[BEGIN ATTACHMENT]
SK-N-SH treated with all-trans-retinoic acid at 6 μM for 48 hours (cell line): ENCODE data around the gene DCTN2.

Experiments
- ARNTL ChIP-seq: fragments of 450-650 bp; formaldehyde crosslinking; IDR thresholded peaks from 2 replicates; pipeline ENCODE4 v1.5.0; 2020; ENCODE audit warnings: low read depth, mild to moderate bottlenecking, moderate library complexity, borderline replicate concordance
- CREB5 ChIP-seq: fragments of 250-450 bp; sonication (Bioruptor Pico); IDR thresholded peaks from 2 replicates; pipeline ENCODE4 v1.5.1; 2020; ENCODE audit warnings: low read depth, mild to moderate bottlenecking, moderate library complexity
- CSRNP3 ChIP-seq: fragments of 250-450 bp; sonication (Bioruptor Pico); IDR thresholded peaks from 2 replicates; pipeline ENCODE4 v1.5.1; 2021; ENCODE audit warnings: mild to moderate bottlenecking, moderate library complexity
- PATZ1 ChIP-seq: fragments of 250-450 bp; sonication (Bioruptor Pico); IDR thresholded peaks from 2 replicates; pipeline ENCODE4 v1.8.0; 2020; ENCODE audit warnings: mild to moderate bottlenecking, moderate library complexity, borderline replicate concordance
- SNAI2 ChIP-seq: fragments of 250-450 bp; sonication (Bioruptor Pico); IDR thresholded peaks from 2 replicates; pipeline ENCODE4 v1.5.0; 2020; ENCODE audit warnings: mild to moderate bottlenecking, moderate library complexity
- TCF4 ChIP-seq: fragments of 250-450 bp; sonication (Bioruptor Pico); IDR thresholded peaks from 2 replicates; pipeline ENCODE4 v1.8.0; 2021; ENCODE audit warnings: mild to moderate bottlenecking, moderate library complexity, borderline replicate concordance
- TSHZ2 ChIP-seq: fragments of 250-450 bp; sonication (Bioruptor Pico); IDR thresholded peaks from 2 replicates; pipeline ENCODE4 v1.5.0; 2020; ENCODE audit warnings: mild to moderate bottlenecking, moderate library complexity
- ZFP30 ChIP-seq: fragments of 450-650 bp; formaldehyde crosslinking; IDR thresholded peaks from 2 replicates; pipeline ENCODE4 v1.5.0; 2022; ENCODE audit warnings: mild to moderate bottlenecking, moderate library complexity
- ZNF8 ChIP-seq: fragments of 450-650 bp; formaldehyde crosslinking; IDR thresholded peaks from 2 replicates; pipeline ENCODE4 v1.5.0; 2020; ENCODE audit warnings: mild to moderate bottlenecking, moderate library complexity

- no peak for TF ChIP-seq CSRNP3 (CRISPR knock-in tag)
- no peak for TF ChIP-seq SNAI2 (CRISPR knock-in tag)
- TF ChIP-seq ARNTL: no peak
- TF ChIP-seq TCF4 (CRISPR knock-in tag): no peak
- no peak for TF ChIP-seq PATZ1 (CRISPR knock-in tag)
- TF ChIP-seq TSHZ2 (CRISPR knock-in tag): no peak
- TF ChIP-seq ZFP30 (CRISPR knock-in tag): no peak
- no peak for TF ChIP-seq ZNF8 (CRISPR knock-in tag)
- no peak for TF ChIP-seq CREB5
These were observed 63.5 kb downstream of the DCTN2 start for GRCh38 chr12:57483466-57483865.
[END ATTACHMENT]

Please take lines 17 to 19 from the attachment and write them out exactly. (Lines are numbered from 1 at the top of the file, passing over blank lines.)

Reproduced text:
- TF ChIP-seq TSHZ2 (CRISPR knock-in tag): no peak
- TF ChIP-seq ZFP30 (CRISPR knock-in tag): no peak
- no peak for TF ChIP-seq ZNF8 (CRISPR knock-in tag)